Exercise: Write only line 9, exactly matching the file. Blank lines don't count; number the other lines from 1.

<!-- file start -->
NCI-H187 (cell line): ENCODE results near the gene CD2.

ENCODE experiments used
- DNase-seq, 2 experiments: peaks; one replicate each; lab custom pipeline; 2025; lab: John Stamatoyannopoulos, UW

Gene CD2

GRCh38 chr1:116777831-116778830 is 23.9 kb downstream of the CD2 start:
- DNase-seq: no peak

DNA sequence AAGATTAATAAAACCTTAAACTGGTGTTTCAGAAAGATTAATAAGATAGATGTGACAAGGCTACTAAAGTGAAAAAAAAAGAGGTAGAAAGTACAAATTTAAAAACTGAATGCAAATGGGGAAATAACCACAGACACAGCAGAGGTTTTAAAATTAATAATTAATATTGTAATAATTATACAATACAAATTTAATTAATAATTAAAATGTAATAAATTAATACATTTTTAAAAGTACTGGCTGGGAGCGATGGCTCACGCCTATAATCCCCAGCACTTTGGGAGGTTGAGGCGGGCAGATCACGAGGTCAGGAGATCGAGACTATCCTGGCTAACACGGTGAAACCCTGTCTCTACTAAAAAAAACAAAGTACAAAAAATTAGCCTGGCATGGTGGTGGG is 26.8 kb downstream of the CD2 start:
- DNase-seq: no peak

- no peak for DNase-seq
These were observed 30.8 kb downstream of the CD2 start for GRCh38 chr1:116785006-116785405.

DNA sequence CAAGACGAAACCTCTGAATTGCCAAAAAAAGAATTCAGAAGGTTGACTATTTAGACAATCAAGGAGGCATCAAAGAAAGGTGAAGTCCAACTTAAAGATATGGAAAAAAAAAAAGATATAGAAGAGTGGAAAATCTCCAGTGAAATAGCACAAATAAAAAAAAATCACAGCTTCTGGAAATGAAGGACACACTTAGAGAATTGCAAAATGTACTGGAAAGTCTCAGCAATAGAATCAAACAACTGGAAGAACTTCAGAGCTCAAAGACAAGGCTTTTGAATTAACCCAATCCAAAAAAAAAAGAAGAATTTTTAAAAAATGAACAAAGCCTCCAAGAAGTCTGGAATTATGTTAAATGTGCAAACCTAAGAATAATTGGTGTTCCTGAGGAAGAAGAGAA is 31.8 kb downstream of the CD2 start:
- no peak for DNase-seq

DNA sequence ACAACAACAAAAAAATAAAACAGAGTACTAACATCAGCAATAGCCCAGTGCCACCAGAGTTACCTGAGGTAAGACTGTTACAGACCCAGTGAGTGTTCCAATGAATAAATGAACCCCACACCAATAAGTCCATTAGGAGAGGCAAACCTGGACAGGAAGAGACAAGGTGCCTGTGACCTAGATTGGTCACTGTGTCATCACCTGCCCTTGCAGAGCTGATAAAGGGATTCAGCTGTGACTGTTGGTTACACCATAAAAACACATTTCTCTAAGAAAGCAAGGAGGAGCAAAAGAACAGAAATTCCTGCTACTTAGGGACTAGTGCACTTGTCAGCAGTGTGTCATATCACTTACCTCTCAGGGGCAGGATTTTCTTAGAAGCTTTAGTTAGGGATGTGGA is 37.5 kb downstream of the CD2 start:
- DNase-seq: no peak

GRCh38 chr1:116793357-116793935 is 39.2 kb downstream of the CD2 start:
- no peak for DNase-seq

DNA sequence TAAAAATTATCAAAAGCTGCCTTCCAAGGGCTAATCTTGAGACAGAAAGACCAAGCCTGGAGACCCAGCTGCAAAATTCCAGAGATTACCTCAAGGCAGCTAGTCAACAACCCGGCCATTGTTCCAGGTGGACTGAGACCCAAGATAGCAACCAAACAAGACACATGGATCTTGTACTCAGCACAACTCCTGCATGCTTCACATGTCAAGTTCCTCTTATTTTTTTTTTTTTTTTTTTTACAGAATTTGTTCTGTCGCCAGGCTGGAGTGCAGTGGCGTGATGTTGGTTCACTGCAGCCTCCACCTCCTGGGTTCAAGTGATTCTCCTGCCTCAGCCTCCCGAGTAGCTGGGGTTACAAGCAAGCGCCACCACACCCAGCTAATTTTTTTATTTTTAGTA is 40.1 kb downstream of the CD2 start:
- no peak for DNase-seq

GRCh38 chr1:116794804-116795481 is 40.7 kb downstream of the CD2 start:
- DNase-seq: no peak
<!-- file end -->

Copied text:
- no peak for DNase-seq